CD vs. DVD vs. Blu-ray

From CSISWiki
Jump to: navigation, search



The idea of the Compact Disc was first brought to light in 1969 by Antonio Rubbiani who had shown that a video disc was possible several years earlier. It was first developed by Philips who began to take the project serious in 1977 and there were several names discussed but Compact disc was settled on. The disc was originally 11.5cm in diameter but to accompany Beethoven’s 9th Symphony so they increased the size to 12cm to contain all of the 74 minute track. For several years Sony and Philips worked together on developing the idea of the Compact Disc however in 1980, both parties agreed on the criterions for the disc and both started developing their own ideas. In 2000 the CD reached its highest total of sales with 2.455 billion sales worldwide . Since then however due to electronic downloading, the sales of CDs has decreased dramatically. [1]


DVD stands for Digital Versatile Disc. Sony and Phillips brought forward this new idea in 1994. The DVD was to be the successor and eventually the usurper to the VHS tape, which was in vast use at the time. The biggest difference was that the DVD had almost ten times the data capacity of the CD-ROM and the VHS. The visual quality of images displayed on the new DVD disc would be far to superior to that of the VHS and the sound quality would also be an improvement to that of the already crisp sound of the CD-ROM. Before DVD, computer games would have to be stored on numerous discs due to lack of storage capability on the discs. The DVD principle changed this as a result of a layering technique, the DVD discs were able to store as much as 7.4 gigabytes on them, allowing games to be stored on the one disc. This layering technique also changed the visual experience. On the old laser discs one would generally have to flip the disc over to continue with the film but again because of the storage capability, movies could be stored on one side of the disc. DVD after its release in 1994 took the digital world by storm. By 2003 it began to usurp VHS in many countries and in the present day VHS is virtually non-existent. Its ability to store large amounts of data into one disc is what allowed it to become so popular with the general population and still is today (Chapin 1999). [2]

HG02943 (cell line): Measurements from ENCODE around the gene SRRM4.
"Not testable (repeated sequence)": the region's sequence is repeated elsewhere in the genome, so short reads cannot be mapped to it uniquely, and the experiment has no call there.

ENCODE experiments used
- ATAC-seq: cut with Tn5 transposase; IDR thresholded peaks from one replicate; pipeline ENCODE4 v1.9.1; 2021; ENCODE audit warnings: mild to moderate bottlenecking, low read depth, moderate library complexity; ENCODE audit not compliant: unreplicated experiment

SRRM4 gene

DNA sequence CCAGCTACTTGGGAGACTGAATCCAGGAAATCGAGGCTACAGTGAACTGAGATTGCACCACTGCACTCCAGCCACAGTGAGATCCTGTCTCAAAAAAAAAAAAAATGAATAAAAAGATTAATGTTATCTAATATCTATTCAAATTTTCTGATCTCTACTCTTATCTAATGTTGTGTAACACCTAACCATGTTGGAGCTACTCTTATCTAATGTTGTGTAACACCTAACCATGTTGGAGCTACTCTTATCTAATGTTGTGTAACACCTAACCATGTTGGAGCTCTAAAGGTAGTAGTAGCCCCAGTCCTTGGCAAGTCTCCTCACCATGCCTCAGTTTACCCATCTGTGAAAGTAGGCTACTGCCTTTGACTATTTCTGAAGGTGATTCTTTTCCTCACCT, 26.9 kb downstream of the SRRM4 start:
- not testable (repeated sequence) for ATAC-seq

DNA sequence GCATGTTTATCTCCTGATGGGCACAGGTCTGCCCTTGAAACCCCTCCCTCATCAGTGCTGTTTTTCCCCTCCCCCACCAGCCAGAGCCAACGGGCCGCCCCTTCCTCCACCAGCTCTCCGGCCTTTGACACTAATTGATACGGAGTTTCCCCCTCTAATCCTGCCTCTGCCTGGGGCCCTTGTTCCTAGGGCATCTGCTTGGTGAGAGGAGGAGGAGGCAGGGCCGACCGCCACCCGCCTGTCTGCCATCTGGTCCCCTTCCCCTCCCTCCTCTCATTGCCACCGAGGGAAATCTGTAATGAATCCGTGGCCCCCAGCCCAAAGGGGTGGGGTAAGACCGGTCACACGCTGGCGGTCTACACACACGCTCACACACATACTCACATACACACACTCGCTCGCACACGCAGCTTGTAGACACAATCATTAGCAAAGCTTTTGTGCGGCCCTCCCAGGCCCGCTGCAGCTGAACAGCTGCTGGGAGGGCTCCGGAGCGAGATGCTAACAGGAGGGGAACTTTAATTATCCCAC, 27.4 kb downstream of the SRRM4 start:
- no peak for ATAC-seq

Blu-Ray is new optical disc format that is rapidly replacing DVD. The format offers more than five times the storage capacity of traditional DVDs and can hold up to 25GB on a single-layer disc and 50GB on a dual-layer disc. The benefit of using a blue-violet laser (405nm) is that it has a shorter wavelength than a red laser (650nm), which makes it possible to focus the laser spot with even greater precision. Because of this data to be packed more tightly and stored in less space, therefore possible to fit more data on the disc even though it's the same size as a CD/DVD. This together with the change of numerical aperture to 0.85 is what enables Blu-ray Discs to hold 25GB/50GB. Recent development by Pioneer has pushed the storage capacity to 500GB on a single disc by using 20 layers. Blu-Ray discs can hold over 9 hours of high-definition (HD) video on a 50GB disc.
About 23 hours of standard-definition (SD) video on a 50GB disc. The Blu-Ray disc is expected to replace DVD’s. Many Major Movie Studios have released titles on Blu-Ray. The two formats however are expected to co-exist for quite some time until HDTV’s become more widespread. [3]


Storage Capacity

  • CD = 700MB (80Mins)
  • DVD = 4.7GB
  • Blu-Ray = 25GB


  • All 120mm in diameter.
  • All 1.2mm in thickness.

Media Type

  • CD = Optical Disc
  • DVD = Optical Disc
  • Blu-Ray = High Density Optical Disc

[4] [5] [6]


1. BBC (8th November 2012)

2. Chapin.R (1999)”History of DVD” Web-based Blog, 24 September: [accessed 8th November 2012]

3. Blu-Ray (8th November 2012)

4. Wikipedia (8th November 2012)

5. Wikipedia (8th November 2012)

6. Wikipedia (8th November 2012)

Personal tools